The European Union really doesn’t like Right Wing Memes at all. They find it so problematic, they published an 18 page report about how unfunny and bad it is (PDF ).
The document is really something to behold, it describes how the “Wojack”, “Doge”, and “Pepe the Frog” memes are harmful to society…
The document also unironically describes how memes target politicians, are used to promote extremist ideas, and white supremacy…
Internet memes are graphics of visual and textual remixes shared and widely distributed online. They depict everyday situations and often express slapstick, which is difficult to express in words. With a general turn towards visual elements in communication, it is becoming increasingly impossible to ignore memes — especially in political contexts. As with every new technology, the far right has been quick to adapt to the new requirements of seizing the attention of broader audiences and to tailor white supremacism to the jargon of online communities. At a time in which memes have become a universal means of communication, far right groups have recognised this popular potential for politicisation. They put a lot of time and energy into meme production, spread their ideology — sometimes more, sometimes less openly — and act according to the motto: if the meme is good, the content cannot be bad. As inane as these pictures may seem, they are important as they offer a low threshold to interact with extremist ideas.
Another noteworthy section describes the frustration over the left not being able to meme…
As we know from everyday interactions, humour and irony are sometimes difficult to decode. This becomes even more problematic when trying to analyse humour in the online space, where the irony is celebrated as a core countercultural element. Playing with exaggeration and irony and the reactions from the various audiences are an essential part of the provocative playbook. Thus, it is very difficult to regulate and counter digital hate cultures. There are no clear-cut boundaries of what exactly should be countered, as many of the memes circulating on mainstream platforms appear harmless and often lie within the boundaries of the law and/or the platforms’ rules. Thus, we are often dealing not with obvious illegal content but rather “potentially radicalising” content, which can be difficult to identify — and even harder to take down. The popular idea of attempting to counter extremist humour with a form of alternative humour has proven very difficult in this context.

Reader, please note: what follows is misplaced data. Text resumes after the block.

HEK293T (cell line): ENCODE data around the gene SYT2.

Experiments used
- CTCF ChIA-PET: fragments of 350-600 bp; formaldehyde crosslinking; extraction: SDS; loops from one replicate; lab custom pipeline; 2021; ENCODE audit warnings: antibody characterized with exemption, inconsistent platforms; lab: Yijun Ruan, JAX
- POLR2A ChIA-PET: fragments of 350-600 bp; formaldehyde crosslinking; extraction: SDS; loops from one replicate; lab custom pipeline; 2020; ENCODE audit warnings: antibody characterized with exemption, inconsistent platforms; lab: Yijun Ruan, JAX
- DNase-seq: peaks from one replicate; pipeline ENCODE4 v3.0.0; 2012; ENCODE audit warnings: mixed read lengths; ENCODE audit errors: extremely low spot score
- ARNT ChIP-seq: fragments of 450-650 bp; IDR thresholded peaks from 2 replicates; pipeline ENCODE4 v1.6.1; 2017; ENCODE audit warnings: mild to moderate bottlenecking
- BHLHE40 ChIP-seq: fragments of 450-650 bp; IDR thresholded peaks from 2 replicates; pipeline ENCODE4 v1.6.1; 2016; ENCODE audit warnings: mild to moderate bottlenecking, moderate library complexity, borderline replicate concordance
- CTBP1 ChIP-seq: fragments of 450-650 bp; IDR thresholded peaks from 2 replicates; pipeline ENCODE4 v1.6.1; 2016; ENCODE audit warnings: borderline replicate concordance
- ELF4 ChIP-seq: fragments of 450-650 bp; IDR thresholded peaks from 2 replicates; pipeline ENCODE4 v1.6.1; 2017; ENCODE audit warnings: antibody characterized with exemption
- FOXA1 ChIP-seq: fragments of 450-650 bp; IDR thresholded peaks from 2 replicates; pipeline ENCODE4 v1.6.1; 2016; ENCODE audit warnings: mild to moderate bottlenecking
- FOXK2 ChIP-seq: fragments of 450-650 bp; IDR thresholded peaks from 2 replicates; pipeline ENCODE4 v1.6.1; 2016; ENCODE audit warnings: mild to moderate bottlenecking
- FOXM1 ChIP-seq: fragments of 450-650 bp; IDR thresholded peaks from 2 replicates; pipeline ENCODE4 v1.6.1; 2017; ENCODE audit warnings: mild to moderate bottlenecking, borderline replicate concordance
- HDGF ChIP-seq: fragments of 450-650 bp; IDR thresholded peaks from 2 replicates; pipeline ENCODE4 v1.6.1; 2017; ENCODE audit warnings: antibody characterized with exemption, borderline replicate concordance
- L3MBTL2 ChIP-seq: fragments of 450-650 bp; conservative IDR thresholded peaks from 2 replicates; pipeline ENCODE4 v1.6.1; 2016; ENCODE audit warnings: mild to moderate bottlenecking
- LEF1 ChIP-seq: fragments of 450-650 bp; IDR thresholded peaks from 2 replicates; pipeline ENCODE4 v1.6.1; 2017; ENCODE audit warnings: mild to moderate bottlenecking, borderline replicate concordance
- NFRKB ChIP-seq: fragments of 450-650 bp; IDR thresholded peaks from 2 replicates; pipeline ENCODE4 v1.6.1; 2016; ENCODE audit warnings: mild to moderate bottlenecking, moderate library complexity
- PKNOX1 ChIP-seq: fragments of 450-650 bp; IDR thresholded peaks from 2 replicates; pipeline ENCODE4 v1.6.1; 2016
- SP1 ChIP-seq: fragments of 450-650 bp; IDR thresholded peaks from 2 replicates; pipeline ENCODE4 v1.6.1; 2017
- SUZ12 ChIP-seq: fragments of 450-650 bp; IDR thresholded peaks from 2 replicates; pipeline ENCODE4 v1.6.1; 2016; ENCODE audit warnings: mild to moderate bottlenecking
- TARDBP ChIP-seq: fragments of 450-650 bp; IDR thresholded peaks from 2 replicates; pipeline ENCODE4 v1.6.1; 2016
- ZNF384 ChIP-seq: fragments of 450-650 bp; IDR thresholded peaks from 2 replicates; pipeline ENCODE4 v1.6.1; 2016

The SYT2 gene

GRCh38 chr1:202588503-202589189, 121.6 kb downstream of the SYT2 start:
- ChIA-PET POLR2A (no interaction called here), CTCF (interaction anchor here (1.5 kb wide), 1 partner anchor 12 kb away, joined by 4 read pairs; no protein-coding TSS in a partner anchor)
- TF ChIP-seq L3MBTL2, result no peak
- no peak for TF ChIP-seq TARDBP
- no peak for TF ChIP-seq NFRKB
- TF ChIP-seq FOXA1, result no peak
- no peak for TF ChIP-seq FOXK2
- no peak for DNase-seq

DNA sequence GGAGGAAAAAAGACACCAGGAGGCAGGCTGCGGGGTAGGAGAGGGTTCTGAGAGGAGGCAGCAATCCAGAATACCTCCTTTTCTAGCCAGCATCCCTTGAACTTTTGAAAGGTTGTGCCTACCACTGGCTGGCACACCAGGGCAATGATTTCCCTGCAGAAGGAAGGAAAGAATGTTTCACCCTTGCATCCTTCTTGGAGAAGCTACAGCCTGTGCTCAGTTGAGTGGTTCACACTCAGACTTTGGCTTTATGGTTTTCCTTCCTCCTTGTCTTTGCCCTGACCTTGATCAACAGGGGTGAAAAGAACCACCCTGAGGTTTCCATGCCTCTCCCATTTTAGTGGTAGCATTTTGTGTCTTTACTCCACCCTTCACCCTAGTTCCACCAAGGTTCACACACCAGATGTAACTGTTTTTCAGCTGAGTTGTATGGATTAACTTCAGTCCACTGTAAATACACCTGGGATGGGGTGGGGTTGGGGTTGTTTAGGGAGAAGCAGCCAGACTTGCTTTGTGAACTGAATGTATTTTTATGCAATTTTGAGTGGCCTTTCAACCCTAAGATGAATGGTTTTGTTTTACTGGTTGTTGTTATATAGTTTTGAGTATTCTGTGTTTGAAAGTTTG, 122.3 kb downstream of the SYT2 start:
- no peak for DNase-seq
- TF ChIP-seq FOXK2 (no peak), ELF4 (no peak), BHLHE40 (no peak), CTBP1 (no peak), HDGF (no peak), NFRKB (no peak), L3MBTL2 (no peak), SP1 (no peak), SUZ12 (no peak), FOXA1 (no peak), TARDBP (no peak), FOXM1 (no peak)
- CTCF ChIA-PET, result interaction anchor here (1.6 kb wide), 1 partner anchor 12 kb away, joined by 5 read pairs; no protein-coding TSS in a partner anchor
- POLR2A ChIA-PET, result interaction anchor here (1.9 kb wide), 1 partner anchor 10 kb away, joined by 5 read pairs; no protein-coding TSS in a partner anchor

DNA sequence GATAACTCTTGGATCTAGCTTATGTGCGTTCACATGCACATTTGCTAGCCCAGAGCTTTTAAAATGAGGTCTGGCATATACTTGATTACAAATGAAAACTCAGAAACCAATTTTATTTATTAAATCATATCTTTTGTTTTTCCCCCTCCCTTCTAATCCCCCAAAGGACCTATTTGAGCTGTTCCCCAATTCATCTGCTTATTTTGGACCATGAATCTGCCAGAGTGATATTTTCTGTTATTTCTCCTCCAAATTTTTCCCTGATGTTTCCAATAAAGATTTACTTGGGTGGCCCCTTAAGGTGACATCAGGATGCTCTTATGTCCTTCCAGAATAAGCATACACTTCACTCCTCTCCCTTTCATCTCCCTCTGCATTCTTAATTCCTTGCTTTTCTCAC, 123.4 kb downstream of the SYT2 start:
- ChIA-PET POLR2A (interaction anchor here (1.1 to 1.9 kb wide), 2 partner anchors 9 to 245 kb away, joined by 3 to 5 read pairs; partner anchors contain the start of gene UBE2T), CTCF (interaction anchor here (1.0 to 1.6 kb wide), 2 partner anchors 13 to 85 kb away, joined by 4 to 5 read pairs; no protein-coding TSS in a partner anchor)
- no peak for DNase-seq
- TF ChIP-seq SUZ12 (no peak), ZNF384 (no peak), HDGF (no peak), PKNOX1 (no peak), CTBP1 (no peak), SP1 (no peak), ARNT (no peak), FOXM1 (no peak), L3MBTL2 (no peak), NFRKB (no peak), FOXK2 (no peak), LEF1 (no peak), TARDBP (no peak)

Far-right digital subcultures tend to be immune against democratic intervention as they are sceptical of any outsider intervention. Without speaking the harmful language of these insular communities, it is difficult to make counterarguments heard. Moreover, given that many of those within the far-right extremist spectrum claim that they are the victims of an “elitist” conspiracy that aims to “weaken” or “erase” Western culture and/or white people, democratic intervention from the very people who they see as “enemies” is met with resistance. Those who call out the far right are often vilified, trolled further, accused of being “over-sensitive”, and confronted with the claim that memes are designed just for laughs. On the other hand, shutting people down and deplatforming can also lead to reinforcing the narrative that free speech is limited to mainstream elites and potentially rally more support for the far right.
Meme Related Articles
Source and Archive Links
- It's not funny anymore.
Far-right extremists’ use of humour (PDF )- European Union Doesn't like memes.
- Archive on Archive.org (PDF ) - It's not funny anymore
- It's not funny anymore (PDF ) - Local Archive